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Jose Ramirez MVP Case

Star-studded third baseman Jose Ramirez stunned the MLB world this spring when he graciously accepted a low-ball offer from Cleveland Guardians management and signed a seven-year extension with the franchise, locking him down until 2029 with a no-trade clause included.

For some athletes, money buys happiness. They get their payday, and they pack it in, under-preforming and not living up to the contract given. There’s numerous examples in baseball of players receiving 10-plus year contracts and not living up to the bill. Albert Pujols in 2011 with the Angels, and Robinson Cano with the Mainers in 2014 are two somewhat recent examples to chart.

Since signing his extension, the heart and soul of the Cleveland baseball franchise has done the complete opposite of packing it in.

As of June 22nd, Ramirez has posted the following numbers: 70/231 (.303 batting average), 16 homers, 41 runs scored, 62 RBI’s and 11 stolen bases. The .303 batting average is good for 15th in the majors but only four players have had more appearances at the dish than Ramirez.

The 16 homers are also tied for 13th in the sport. The 41 runs scored are tied for 18th. The 62 RBI’s are second (only one behind Pete Alonso of the Mets), and the 11 stolen bases are tied for 11th.

Stats may not tell the complete picture, but when looking at No. 11’s MVP case, when you compare his numbers with everybody else’s on his own team, it should be a no brainer to the MLB voters.

Ramirez’ .303 average is second on the Guards, only to Oscar Gonzales (.330), but the latter has only had 91 at-bats while the former has logged 231. The best hitter behind Ramirez? Andres Gimenez, who has 50 less at-bats than “Enriquoto”.

His 16 homers stand nine above second place, his 62 RBI’s almost double second place (35), and his 11 stolen bases tie Myles Straw for first.

Many baseball experts predicted the Guardians to be at the bottom of the AL Central this season, with many thinking their pitching would not be able to hold up the offensive struggles with all the young pieces in the starting lineup throughout the entire 162 game campaign. Yet, as the team gets set for a division-leading showdown with the Minnesota Twins in Minneapolis, it’s been the offense carrying the load, especially early in the season. The team average is currently good for 10th in all of baseball (.249), compared to last season when they finished 21st (.238)

Ramirez does not receive the national attention he deserves due to the Cleveland market. Mike Trout (Los Angeles) and Aaron Judge (New York) are leading the current MVP odds ahead of the Guardians’ hot corner defensive man and all-around hitter. Trout’s team is three games under the .500 mark, and they had to fire their manager after a 14-game losing streak. Trout also has the likes of Shohei Otani a part of his supporting cast while Judge has a cascade of bombers with him in New York (even if he’s arguarbly the best hitter on the team).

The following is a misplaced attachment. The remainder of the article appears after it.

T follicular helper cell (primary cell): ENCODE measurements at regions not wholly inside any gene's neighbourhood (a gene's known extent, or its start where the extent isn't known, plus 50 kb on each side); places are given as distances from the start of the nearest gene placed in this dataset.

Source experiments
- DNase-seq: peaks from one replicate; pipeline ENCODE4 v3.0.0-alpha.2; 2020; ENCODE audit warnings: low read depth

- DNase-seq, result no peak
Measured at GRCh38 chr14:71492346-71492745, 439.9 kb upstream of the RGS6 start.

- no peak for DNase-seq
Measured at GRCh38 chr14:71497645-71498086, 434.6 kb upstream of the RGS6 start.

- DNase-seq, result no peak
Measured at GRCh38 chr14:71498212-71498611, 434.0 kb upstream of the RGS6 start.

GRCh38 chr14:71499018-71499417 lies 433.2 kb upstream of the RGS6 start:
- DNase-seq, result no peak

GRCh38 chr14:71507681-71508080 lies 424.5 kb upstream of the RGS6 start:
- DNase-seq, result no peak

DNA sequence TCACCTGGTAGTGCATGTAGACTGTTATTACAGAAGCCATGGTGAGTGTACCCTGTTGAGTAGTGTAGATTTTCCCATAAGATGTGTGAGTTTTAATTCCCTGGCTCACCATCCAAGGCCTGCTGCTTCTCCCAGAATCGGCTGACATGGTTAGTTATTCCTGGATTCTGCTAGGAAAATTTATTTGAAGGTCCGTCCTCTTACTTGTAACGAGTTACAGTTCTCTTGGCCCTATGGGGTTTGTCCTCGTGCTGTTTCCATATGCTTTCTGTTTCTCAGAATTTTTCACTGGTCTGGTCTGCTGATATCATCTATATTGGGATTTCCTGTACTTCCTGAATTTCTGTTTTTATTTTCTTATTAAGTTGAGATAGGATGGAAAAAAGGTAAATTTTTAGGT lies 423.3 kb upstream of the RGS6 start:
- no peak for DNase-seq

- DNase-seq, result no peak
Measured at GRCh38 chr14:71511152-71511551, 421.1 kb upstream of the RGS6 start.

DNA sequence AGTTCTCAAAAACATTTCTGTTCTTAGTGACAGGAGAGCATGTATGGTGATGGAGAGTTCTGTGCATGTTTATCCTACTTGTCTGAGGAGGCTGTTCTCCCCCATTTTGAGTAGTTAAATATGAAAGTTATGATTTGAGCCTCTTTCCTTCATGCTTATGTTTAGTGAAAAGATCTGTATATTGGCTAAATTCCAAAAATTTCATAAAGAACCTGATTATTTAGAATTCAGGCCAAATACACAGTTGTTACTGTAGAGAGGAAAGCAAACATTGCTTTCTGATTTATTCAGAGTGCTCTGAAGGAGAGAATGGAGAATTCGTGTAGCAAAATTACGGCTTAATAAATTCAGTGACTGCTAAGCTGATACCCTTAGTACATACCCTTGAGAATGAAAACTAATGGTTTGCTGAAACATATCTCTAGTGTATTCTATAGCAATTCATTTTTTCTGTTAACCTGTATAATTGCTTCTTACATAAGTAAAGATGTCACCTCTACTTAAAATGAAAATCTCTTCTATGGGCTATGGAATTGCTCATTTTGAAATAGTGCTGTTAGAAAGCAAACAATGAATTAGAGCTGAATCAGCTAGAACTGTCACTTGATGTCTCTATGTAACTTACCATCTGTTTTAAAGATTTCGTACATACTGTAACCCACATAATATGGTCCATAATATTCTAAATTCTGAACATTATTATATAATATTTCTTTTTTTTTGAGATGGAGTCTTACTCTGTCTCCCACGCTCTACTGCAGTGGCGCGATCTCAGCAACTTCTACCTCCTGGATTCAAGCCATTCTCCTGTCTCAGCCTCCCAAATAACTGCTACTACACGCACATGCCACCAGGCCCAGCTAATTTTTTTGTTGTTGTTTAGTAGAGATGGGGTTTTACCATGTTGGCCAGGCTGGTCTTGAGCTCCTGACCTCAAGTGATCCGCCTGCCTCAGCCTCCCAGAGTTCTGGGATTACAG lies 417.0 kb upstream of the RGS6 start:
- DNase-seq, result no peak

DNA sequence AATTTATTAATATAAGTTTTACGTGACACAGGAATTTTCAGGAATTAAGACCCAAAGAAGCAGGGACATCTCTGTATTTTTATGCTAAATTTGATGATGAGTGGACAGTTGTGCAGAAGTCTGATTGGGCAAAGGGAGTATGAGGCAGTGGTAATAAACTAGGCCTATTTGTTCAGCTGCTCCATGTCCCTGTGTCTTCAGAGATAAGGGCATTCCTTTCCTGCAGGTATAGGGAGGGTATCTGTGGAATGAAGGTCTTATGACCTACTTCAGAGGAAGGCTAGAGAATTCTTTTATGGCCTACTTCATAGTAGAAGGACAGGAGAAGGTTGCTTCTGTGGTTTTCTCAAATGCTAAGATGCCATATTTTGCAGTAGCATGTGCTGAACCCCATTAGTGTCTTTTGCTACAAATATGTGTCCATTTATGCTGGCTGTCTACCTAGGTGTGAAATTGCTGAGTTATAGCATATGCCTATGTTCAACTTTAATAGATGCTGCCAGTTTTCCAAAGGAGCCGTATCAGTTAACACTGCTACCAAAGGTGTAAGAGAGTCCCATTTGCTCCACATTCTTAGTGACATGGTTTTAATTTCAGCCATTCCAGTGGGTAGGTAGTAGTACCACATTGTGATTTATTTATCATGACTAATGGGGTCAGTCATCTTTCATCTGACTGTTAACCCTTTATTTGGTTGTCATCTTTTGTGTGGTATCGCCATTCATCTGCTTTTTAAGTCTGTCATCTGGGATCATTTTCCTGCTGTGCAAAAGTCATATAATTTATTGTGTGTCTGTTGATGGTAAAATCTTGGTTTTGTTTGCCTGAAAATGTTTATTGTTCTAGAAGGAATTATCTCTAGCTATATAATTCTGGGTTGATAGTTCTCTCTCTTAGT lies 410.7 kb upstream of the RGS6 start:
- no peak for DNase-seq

Ramirez doesn’t have nearly the help Trout and Judge has. That’s not to diminish what the young men have done throughout the early part of the campaign for the Guardians. It’s just a matter of experience and statistics.

MVP stands for “Most Valuable Player”. That does not mean the best player on the best team. One of the definitions of the word “valuable” means, “Of great use or service”, according to Merriam-Webster's Dictionary.

Where would the Yankees be without Judge? My guess: Still competing for the AL East crown. They may not be the best team in MLB, but they would still be a good team.

Where would the Angels be without Trout? My guess: Still near the bottom of the AL West. They may not be as bad with Trout, but Trout has never made the postseason, so what value has he truly brought to the secondary LA team?

Where would the Guardians be without Ramirez? My guess: At the bottom of the AL Central like the experts predicted heading into 2022.

Instead, they’re near the top and six games above the .500 threshold, mostly due to the play of a man who loses his helmet every time he rounds a base,

That is the definition of valuable.

Clevelanders know it, and the rest of baseball should know it, too: Ramirez should be the leading candidate for MVP in 2022.

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